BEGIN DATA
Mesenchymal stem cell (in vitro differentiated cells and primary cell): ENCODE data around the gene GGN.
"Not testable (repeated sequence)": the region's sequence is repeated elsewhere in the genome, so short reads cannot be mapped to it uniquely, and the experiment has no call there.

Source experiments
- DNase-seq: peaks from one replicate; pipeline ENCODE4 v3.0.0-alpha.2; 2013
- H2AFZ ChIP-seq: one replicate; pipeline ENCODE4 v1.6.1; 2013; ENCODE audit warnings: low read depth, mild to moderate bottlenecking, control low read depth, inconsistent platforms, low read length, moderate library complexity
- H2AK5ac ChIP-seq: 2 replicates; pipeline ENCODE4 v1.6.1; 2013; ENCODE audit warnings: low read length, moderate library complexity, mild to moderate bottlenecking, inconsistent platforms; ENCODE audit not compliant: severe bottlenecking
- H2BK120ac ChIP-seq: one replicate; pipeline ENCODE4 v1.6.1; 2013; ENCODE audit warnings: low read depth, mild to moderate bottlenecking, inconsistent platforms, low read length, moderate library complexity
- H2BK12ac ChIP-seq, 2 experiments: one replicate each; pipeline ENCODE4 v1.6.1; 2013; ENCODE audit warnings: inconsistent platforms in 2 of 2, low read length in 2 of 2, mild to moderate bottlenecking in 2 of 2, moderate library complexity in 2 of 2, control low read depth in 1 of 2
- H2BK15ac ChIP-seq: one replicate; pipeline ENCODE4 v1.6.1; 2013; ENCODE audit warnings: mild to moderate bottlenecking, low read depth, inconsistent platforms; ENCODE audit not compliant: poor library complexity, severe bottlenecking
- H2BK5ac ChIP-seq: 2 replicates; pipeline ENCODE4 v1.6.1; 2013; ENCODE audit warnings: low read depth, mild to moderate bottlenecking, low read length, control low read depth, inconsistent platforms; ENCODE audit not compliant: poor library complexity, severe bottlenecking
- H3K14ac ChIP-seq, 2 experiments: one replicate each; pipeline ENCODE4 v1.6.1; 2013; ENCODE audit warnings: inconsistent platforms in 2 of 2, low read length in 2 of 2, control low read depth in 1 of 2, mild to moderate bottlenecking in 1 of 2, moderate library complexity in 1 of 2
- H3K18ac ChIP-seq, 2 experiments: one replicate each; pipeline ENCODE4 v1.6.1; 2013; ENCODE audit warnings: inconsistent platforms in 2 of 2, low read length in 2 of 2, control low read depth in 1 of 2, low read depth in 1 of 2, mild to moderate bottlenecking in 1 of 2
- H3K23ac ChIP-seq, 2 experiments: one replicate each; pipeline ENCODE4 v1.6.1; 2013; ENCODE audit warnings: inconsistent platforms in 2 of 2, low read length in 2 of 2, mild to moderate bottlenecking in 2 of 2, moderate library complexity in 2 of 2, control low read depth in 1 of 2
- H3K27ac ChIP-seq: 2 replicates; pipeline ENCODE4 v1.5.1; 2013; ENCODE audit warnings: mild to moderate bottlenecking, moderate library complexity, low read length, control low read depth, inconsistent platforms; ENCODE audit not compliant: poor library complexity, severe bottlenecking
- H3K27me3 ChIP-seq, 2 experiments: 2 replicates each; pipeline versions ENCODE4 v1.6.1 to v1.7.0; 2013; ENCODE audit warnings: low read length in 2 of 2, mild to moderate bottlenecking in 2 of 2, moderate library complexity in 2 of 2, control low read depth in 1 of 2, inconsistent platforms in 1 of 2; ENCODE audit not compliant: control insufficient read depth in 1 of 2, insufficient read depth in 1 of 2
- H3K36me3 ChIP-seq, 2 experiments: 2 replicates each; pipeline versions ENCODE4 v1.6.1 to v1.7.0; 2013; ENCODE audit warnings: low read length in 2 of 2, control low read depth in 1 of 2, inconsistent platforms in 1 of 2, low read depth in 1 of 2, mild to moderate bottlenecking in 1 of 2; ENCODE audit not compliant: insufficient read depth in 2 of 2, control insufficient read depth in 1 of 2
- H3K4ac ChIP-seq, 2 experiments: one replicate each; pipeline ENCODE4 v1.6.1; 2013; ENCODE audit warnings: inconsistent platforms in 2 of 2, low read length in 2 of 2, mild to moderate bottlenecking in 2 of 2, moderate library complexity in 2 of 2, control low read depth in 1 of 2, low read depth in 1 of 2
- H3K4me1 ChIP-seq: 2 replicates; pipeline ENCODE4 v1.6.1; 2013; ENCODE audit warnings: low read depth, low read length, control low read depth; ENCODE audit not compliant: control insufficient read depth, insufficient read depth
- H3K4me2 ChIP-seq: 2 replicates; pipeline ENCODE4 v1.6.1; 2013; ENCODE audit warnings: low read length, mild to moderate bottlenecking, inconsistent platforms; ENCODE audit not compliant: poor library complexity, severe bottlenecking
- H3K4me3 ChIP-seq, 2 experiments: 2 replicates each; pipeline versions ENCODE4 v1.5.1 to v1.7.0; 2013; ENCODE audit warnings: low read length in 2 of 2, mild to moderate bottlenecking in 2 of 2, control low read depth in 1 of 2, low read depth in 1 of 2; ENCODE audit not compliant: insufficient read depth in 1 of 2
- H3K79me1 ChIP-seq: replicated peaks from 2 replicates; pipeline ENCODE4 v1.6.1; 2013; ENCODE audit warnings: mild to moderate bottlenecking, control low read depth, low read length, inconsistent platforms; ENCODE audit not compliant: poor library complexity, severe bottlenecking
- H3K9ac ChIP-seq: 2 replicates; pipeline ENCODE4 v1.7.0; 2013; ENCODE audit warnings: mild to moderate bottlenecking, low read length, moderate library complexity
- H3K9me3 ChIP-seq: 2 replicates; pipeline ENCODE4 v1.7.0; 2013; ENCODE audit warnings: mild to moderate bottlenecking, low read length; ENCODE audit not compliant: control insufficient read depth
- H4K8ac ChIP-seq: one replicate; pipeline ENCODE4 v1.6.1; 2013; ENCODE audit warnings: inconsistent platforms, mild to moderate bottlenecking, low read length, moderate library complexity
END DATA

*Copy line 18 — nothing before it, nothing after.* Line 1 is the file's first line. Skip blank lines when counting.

- H3K4me1 ChIP-seq: 2 replicates; pipeline ENCODE4 v1.6.1; 2013; ENCODE audit warnings: low read depth, low read length, control low read depth; ENCODE audit not compliant: control insufficient read depth, insufficient read depth